In red and green, the options for interacting with opposing instants and sorceries are minimal. Luckily, Mindclaw Shaman offers some extra reach that Gruul decks don't usually see. Wort can routinely copy huge ritual spells like Mana Geyser and Early Harvest, making the hefty cost of Mindclaw pretty much irrelevant. The main payoff, though, is that Wort lets you copy the spell that MIndclaw Shaman steals from your opponent's hand! This means you get at least two spells for the price of one, and you get to make the opponent discard their spell.

Mindclaw Shaman has to be timed carefully; if you pick the wrong opponent, they might not have any spells to copy at all. Still, I think this risk is worth it on a commander that can double any spell you end up stealing. Not only that, but don't discount how powerful it can be to fore an opponent to reveal the secrets in their hand.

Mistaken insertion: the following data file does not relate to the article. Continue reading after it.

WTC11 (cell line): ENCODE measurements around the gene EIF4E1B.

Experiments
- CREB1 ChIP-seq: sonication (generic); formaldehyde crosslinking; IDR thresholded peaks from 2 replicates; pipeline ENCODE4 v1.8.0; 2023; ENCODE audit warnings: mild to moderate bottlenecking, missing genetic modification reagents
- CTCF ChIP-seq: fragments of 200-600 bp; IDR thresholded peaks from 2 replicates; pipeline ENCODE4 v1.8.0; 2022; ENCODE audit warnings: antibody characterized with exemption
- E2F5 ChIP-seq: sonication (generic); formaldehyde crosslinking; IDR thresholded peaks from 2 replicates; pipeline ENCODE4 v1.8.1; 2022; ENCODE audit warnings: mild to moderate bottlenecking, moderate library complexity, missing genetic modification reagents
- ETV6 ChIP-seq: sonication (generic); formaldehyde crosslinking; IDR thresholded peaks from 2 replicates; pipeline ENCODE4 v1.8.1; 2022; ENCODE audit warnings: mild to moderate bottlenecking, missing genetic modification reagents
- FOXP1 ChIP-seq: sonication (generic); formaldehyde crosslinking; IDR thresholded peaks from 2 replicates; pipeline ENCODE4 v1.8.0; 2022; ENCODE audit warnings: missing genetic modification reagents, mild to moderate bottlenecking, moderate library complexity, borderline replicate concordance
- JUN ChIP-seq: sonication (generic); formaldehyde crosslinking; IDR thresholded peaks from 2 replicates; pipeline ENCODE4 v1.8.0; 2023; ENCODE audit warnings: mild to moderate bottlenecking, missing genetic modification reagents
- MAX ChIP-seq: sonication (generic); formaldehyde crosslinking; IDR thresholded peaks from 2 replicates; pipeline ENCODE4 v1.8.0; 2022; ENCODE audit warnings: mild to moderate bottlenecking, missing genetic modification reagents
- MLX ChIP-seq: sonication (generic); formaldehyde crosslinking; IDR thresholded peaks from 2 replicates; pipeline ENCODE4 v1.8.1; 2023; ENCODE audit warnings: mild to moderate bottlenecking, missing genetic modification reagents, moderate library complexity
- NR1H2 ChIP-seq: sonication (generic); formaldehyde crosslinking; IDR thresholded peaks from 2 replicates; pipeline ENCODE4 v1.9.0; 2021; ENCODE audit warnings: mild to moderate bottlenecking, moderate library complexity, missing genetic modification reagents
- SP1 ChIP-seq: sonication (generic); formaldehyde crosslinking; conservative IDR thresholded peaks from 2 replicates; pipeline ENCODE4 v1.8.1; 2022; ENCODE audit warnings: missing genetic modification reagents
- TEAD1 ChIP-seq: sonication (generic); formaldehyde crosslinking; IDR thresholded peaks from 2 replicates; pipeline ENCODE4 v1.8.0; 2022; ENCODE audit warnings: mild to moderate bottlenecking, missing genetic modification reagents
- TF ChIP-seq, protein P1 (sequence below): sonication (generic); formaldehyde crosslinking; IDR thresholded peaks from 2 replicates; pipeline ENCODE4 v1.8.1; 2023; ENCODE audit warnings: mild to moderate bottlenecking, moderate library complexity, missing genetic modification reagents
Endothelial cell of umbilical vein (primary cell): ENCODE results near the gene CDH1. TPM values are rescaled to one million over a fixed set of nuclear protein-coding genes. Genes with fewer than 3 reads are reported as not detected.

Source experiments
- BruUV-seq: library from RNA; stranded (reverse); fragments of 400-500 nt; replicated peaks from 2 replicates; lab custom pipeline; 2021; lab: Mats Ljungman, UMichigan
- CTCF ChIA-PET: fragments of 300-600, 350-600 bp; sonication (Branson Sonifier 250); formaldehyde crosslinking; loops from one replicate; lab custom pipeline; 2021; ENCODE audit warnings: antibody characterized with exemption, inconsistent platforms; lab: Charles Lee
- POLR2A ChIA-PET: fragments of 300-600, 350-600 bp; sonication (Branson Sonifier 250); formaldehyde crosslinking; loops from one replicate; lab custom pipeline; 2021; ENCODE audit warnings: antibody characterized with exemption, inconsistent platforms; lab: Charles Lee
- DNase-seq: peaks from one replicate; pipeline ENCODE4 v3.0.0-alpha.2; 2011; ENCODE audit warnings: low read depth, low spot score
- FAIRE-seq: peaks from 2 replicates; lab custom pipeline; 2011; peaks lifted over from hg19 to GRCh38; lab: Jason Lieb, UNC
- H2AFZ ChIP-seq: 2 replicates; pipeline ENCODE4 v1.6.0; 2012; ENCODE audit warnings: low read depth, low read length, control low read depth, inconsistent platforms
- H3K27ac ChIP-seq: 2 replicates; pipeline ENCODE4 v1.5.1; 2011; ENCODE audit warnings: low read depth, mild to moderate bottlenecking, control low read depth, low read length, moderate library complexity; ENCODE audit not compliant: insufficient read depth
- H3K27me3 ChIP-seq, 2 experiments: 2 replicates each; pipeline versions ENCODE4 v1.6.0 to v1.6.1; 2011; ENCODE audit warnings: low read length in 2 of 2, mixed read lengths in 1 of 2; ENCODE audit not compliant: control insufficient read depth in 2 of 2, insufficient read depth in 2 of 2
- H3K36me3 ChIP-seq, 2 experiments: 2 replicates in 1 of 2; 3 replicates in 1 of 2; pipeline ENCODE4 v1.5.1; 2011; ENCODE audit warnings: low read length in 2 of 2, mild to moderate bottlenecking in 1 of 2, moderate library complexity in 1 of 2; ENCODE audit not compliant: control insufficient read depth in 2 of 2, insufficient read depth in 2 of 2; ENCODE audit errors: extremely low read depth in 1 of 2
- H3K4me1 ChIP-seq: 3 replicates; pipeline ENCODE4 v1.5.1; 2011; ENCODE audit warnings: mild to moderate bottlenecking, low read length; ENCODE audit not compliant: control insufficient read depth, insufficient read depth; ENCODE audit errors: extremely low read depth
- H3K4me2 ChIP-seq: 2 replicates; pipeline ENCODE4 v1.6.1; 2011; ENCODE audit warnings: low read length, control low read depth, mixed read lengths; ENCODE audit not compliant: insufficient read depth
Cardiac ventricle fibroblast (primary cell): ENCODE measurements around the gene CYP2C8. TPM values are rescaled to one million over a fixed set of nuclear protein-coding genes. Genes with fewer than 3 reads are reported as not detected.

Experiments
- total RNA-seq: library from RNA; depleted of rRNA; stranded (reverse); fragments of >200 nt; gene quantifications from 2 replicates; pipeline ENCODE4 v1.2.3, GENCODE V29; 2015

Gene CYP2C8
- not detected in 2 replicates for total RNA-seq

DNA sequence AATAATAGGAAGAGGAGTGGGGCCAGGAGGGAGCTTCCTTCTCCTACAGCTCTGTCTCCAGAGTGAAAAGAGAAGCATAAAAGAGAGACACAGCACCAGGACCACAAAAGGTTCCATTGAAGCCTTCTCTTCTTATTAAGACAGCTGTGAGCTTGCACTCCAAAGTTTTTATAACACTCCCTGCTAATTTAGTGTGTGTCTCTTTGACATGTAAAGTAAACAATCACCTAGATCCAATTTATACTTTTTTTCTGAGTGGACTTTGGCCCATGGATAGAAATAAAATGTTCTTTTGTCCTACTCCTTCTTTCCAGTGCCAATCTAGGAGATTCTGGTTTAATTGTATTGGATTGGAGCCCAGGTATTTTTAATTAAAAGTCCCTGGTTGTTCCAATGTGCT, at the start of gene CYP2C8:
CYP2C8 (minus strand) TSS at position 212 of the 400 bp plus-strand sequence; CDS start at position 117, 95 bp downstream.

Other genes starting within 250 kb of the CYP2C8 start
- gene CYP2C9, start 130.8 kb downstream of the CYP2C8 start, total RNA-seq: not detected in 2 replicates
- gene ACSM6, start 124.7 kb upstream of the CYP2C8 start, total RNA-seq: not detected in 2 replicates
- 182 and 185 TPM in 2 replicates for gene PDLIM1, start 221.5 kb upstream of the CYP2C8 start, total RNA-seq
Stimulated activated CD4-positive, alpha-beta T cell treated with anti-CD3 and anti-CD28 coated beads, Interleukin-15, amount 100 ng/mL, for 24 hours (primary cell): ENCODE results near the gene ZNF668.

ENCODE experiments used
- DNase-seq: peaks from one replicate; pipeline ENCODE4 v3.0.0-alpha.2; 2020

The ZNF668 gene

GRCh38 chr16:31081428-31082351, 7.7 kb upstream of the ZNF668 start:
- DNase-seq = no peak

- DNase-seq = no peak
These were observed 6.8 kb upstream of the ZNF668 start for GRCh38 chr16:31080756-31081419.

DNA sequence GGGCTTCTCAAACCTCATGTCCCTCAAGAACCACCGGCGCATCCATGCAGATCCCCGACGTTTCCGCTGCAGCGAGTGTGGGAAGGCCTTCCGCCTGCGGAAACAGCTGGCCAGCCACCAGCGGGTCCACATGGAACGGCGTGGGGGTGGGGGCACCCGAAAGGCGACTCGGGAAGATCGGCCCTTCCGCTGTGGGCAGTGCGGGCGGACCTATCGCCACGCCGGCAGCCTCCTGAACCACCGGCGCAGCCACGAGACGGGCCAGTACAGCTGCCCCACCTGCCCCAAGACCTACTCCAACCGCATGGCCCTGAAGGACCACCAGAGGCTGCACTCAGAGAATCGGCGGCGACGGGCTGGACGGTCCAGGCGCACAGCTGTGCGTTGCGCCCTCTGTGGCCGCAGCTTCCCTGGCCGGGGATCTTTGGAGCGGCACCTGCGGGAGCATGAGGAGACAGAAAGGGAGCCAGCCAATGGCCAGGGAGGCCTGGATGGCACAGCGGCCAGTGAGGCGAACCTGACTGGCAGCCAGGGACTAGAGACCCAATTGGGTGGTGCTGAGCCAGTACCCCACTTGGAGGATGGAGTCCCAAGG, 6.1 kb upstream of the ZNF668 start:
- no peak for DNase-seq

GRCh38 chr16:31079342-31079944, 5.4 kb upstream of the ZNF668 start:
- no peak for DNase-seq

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Blink Wall

When it's time to blink creatures, you have a lot of options. With commanders like Brago, King Eternal, it's hard to imagine picking anything other than the classic blink-manders. However, Pramikon, Sky Rampart is a new option that has caused some waves in the world of blink decks, as it can be flickered to cause a crazy shift right before combat.

Pramikon offers a lot in disruption of combat, but it doesn't do much against other avenues of victory. It does nothing against a Torment of Hailfire, for example. Luckily blue does have Counterspells, but Mindclaw Shaman offers a proactive option for disrupting your opponents even further.